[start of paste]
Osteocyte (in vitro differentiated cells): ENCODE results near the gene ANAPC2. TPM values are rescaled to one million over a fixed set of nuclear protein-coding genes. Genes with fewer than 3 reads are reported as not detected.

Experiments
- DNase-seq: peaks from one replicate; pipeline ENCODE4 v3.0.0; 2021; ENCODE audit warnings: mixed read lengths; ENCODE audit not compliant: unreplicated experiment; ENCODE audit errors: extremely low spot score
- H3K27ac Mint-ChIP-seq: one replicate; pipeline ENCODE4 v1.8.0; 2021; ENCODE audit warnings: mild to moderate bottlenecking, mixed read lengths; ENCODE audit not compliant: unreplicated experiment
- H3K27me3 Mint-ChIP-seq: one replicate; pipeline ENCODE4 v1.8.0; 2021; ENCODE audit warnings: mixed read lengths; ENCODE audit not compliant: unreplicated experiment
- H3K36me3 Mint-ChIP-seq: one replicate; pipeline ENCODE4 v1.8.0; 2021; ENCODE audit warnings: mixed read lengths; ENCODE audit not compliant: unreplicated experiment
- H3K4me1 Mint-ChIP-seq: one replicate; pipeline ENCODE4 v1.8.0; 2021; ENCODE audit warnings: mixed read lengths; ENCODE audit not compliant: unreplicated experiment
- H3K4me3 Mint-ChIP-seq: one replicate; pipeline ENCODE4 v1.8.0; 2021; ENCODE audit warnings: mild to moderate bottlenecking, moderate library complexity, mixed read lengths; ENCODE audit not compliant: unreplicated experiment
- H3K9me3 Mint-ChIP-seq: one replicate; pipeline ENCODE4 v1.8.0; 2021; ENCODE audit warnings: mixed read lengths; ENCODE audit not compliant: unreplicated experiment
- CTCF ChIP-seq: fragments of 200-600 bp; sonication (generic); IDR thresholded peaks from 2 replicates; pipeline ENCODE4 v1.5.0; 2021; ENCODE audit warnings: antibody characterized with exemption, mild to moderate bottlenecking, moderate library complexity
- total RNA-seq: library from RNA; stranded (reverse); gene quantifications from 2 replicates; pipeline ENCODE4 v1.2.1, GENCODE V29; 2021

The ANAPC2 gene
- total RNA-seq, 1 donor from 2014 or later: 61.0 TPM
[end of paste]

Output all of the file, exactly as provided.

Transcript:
Osteocyte (in vitro differentiated cells): ENCODE results near the gene ANAPC2. TPM values are rescaled to one million over a fixed set of nuclear protein-coding genes. Genes with fewer than 3 reads are reported as not detected.

Experiments
- DNase-seq: peaks from one replicate; pipeline ENCODE4 v3.0.0; 2021; ENCODE audit warnings: mixed read lengths; ENCODE audit not compliant: unreplicated experiment; ENCODE audit errors: extremely low spot score
- H3K27ac Mint-ChIP-seq: one replicate; pipeline ENCODE4 v1.8.0; 2021; ENCODE audit warnings: mild to moderate bottlenecking, mixed read lengths; ENCODE audit not compliant: unreplicated experiment
- H3K27me3 Mint-ChIP-seq: one replicate; pipeline ENCODE4 v1.8.0; 2021; ENCODE audit warnings: mixed read lengths; ENCODE audit not compliant: unreplicated experiment
- H3K36me3 Mint-ChIP-seq: one replicate; pipeline ENCODE4 v1.8.0; 2021; ENCODE audit warnings: mixed read lengths; ENCODE audit not compliant: unreplicated experiment
- H3K4me1 Mint-ChIP-seq: one replicate; pipeline ENCODE4 v1.8.0; 2021; ENCODE audit warnings: mixed read lengths; ENCODE audit not compliant: unreplicated experiment
- H3K4me3 Mint-ChIP-seq: one replicate; pipeline ENCODE4 v1.8.0; 2021; ENCODE audit warnings: mild to moderate bottlenecking, moderate library complexity, mixed read lengths; ENCODE audit not compliant: unreplicated experiment
- H3K9me3 Mint-ChIP-seq: one replicate; pipeline ENCODE4 v1.8.0; 2021; ENCODE audit warnings: mixed read lengths; ENCODE audit not compliant: unreplicated experiment
- CTCF ChIP-seq: fragments of 200-600 bp; sonication (generic); IDR thresholded peaks from 2 replicates; pipeline ENCODE4 v1.5.0; 2021; ENCODE audit warnings: antibody characterized with exemption, mild to moderate bottlenecking, moderate library complexity
- total RNA-seq: library from RNA; stranded (reverse); gene quantifications from 2 replicates; pipeline ENCODE4 v1.2.1, GENCODE V29; 2021

The ANAPC2 gene
- total RNA-seq, 1 donor from 2014 or later: 61.0 TPM